Cuba has sent doctors to several Caribbean islands ravaged by Hurricane Irma.
More than 750 health workers have arrived in Antigua, Barbuda, Saint Kitts, Nevis, Saint Lucia, the Bahamas, Dominica and Haiti.
They have been told to follow the guidelines of the Ministry of Public Health (Minsap) and to contribute to aiding the recovery of regions that have been hit by the hurricane.
"The collaboration of the Central Medical Cooperation Unit, together with the Minsap Management Center, and our embassies, have maintained the communication to assess the damages and assess what help our own collaborators could provide," Regla Angulo Pardo, the director of the Central Unit of Medial Cooperation in Cuba, told Granma.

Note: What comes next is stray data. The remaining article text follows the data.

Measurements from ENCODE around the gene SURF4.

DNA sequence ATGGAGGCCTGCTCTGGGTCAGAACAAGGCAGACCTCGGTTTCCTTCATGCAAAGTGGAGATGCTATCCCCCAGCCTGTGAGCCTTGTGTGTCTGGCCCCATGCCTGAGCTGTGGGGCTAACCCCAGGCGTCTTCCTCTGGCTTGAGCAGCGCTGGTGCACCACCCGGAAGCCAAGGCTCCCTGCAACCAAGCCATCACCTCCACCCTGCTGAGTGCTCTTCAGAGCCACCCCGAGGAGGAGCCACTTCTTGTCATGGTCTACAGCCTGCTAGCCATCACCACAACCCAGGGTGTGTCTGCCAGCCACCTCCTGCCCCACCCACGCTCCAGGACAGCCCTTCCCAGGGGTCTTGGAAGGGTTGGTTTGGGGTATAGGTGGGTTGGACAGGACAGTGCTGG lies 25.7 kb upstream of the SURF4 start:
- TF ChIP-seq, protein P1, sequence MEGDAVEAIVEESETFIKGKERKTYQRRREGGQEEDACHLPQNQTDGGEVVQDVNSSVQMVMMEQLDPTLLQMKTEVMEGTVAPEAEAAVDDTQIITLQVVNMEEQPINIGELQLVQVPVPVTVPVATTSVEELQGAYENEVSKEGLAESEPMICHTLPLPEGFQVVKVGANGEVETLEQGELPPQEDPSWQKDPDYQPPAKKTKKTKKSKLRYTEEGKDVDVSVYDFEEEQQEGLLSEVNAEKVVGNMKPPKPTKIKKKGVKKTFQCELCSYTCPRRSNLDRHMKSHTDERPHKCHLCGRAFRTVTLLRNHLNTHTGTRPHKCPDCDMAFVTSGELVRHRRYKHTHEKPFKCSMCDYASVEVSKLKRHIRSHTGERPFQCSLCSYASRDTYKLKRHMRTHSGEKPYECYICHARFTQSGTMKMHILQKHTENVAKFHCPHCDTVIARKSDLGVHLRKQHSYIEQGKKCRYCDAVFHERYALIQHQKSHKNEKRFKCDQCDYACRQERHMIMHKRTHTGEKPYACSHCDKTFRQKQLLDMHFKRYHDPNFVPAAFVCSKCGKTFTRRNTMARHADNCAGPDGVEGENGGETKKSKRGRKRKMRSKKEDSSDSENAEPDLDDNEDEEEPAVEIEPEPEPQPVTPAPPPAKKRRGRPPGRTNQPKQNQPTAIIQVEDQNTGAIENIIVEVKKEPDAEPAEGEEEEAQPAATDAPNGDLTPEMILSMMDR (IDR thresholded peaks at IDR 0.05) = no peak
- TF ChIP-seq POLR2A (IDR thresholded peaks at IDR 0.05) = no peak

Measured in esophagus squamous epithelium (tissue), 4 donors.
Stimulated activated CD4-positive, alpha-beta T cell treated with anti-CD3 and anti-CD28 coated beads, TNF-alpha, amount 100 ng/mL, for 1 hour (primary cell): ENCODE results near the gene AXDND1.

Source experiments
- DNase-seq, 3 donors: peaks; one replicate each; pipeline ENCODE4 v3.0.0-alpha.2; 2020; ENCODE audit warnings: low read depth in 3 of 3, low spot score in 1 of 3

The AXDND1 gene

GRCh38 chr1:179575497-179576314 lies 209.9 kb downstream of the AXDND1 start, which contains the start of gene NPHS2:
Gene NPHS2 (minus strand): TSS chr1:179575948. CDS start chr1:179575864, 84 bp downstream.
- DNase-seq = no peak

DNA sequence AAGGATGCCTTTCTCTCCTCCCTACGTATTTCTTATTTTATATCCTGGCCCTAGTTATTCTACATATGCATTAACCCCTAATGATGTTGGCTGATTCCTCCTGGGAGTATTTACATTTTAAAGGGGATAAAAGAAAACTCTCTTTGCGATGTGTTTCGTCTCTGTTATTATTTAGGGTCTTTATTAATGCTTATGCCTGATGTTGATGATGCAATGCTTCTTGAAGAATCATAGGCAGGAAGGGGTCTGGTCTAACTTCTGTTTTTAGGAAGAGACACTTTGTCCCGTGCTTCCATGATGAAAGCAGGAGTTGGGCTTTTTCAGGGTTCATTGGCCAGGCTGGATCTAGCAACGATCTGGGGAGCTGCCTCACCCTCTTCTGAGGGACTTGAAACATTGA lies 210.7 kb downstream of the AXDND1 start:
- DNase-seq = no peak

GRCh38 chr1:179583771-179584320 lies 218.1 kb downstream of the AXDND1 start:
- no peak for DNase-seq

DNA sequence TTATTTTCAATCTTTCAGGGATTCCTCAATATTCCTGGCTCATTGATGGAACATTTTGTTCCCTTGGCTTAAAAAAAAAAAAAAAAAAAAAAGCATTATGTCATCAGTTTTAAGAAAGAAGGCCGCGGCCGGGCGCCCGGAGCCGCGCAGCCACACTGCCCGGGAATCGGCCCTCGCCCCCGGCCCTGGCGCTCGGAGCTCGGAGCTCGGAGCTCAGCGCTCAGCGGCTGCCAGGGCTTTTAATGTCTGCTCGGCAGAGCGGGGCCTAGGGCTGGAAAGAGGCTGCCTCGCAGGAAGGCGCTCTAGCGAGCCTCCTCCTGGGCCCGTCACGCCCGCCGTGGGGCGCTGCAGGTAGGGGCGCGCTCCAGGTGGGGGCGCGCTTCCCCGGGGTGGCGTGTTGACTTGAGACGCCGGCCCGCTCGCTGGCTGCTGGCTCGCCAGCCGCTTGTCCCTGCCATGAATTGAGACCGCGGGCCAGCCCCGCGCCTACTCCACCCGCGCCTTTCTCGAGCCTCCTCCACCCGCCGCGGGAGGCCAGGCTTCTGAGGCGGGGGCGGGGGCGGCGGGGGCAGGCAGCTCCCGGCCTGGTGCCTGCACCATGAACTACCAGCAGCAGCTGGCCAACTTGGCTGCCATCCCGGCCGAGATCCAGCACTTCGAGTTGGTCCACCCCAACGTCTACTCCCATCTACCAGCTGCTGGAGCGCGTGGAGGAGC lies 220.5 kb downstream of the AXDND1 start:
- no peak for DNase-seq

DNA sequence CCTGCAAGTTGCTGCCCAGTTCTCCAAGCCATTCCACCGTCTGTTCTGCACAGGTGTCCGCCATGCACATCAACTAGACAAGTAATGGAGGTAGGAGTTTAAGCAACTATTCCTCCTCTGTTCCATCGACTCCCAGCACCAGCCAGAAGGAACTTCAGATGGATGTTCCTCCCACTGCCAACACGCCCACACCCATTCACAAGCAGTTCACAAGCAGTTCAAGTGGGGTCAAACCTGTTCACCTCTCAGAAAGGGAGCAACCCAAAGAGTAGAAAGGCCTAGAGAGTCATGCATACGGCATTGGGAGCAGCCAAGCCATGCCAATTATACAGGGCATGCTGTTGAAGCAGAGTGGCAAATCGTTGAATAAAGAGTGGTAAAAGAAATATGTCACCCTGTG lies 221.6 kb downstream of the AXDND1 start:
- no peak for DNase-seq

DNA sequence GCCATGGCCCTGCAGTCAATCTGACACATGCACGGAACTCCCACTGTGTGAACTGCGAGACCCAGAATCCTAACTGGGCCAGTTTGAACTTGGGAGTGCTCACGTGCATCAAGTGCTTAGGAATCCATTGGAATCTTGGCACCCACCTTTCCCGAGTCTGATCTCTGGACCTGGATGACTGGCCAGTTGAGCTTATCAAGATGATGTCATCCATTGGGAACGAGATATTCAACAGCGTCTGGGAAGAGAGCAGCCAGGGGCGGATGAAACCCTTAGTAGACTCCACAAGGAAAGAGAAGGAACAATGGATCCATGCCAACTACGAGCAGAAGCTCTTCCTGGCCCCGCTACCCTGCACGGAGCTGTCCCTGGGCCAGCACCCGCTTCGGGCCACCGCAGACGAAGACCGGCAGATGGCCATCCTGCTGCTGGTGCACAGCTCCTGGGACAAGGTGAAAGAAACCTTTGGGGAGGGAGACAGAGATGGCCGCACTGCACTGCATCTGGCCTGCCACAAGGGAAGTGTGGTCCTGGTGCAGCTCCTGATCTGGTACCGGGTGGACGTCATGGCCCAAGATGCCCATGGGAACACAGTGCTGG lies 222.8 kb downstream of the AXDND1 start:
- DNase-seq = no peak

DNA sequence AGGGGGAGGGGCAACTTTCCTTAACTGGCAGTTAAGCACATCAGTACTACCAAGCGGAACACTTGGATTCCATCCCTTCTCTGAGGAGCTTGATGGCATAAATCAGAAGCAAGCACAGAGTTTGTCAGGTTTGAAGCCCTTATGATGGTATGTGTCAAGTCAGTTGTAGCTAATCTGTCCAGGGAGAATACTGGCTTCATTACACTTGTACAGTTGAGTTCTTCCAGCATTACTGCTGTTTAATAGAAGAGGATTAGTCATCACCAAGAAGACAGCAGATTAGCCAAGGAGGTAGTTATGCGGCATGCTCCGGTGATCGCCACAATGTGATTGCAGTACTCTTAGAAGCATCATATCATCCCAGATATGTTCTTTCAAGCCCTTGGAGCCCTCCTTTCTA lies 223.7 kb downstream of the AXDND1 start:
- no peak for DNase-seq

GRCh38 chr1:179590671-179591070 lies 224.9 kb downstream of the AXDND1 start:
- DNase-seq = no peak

The nation of 11 million people has a history of sending medical staff when other nations are in need, having done so during west Africa's Ebola crisis in 2014 and 2015.
A brigade of more than 600 Cuban health workers went to Sierra Leone in 2014 to help tackle the crisis.
They also sent 1,200 health workers to Haiti after the nation was hit with an earthquake in 2010.
Cuba’s international medical mission has won the socialist state many friends.
This tradition can be traced back to 1960, when Cuba sent a group of doctors to Chile, who had been hit by a powerful earthquake, followed by a team of 50 to Algeria in 1963.